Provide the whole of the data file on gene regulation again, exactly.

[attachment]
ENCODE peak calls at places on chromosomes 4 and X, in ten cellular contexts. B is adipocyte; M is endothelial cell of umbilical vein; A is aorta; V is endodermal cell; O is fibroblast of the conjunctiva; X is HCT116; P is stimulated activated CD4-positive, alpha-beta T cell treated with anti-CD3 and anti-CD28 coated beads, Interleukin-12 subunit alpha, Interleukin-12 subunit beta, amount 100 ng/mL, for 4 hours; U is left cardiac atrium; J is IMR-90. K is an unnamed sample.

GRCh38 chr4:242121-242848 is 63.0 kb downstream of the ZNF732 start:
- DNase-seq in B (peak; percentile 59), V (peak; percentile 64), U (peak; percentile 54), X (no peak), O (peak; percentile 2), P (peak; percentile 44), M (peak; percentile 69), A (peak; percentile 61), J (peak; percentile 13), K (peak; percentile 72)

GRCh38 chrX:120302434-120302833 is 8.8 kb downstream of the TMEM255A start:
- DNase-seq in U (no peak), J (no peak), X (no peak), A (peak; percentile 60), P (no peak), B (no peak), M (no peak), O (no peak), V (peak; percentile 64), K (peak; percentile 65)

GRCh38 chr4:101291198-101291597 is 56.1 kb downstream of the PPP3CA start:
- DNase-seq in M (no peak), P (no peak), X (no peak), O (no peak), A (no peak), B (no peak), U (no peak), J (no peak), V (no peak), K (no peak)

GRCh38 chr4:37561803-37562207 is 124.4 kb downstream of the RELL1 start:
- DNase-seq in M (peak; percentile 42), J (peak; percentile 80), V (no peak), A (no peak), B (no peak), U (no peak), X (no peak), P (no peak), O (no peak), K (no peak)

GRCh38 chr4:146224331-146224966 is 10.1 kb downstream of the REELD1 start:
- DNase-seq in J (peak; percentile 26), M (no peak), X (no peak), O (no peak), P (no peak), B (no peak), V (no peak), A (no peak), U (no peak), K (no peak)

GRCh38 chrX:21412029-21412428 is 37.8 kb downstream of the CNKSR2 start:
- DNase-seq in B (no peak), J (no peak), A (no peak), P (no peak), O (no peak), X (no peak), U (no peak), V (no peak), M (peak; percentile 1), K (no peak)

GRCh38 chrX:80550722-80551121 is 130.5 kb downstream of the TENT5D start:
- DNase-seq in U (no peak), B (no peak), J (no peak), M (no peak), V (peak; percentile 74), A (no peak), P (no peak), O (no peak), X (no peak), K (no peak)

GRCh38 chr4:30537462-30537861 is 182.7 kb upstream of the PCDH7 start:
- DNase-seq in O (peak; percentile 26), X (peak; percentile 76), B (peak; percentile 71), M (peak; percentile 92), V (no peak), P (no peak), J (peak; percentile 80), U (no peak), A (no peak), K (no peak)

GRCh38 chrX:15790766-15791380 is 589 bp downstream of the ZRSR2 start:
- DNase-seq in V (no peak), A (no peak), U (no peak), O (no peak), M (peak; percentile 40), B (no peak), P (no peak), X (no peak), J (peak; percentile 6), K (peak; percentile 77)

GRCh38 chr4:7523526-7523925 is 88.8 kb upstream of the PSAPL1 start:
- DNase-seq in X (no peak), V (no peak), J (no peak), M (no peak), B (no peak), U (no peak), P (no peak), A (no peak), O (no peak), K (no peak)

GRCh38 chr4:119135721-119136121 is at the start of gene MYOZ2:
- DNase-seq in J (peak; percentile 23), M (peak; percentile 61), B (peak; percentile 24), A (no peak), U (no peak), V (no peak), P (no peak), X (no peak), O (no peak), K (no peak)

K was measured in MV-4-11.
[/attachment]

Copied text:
ENCODE peak calls at places on chromosomes 4 and X, in ten cellular contexts. B is adipocyte; M is endothelial cell of umbilical vein; A is aorta; V is endodermal cell; O is fibroblast of the conjunctiva; X is HCT116; P is stimulated activated CD4-positive, alpha-beta T cell treated with anti-CD3 and anti-CD28 coated beads, Interleukin-12 subunit alpha, Interleukin-12 subunit beta, amount 100 ng/mL, for 4 hours; U is left cardiac atrium; J is IMR-90. K is an unnamed sample.

GRCh38 chr4:242121-242848 is 63.0 kb downstream of the ZNF732 start:
- DNase-seq in B (peak; percentile 59), V (peak; percentile 64), U (peak; percentile 54), X (no peak), O (peak; percentile 2), P (peak; percentile 44), M (peak; percentile 69), A (peak; percentile 61), J (peak; percentile 13), K (peak; percentile 72)

GRCh38 chrX:120302434-120302833 is 8.8 kb downstream of the TMEM255A start:
- DNase-seq in U (no peak), J (no peak), X (no peak), A (peak; percentile 60), P (no peak), B (no peak), M (no peak), O (no peak), V (peak; percentile 64), K (peak; percentile 65)

GRCh38 chr4:101291198-101291597 is 56.1 kb downstream of the PPP3CA start:
- DNase-seq in M (no peak), P (no peak), X (no peak), O (no peak), A (no peak), B (no peak), U (no peak), J (no peak), V (no peak), K (no peak)

GRCh38 chr4:37561803-37562207 is 124.4 kb downstream of the RELL1 start:
- DNase-seq in M (peak; percentile 42), J (peak; percentile 80), V (no peak), A (no peak), B (no peak), U (no peak), X (no peak), P (no peak), O (no peak), K (no peak)

GRCh38 chr4:146224331-146224966 is 10.1 kb downstream of the REELD1 start:
- DNase-seq in J (peak; percentile 26), M (no peak), X (no peak), O (no peak), P (no peak), B (no peak), V (no peak), A (no peak), U (no peak), K (no peak)

GRCh38 chrX:21412029-21412428 is 37.8 kb downstream of the CNKSR2 start:
- DNase-seq in B (no peak), J (no peak), A (no peak), P (no peak), O (no peak), X (no peak), U (no peak), V (no peak), M (peak; percentile 1), K (no peak)

GRCh38 chrX:80550722-80551121 is 130.5 kb downstream of the TENT5D start:
- DNase-seq in U (no peak), B (no peak), J (no peak), M (no peak), V (peak; percentile 74), A (no peak), P (no peak), O (no peak), X (no peak), K (no peak)

GRCh38 chr4:30537462-30537861 is 182.7 kb upstream of the PCDH7 start:
- DNase-seq in O (peak; percentile 26), X (peak; percentile 76), B (peak; percentile 71), M (peak; percentile 92), V (no peak), P (no peak), J (peak; percentile 80), U (no peak), A (no peak), K (no peak)

GRCh38 chrX:15790766-15791380 is 589 bp downstream of the ZRSR2 start:
- DNase-seq in V (no peak), A (no peak), U (no peak), O (no peak), M (peak; percentile 40), B (no peak), P (no peak), X (no peak), J (peak; percentile 6), K (peak; percentile 77)

GRCh38 chr4:7523526-7523925 is 88.8 kb upstream of the PSAPL1 start:
- DNase-seq in X (no peak), V (no peak), J (no peak), M (no peak), B (no peak), U (no peak), P (no peak), A (no peak), O (no peak), K (no peak)

GRCh38 chr4:119135721-119136121 is at the start of gene MYOZ2:
- DNase-seq in J (peak; percentile 23), M (peak; percentile 61), B (peak; percentile 24), A (no peak), U (no peak), V (no peak), P (no peak), X (no peak), O (no peak), K (no peak)

K was measured in MV-4-11.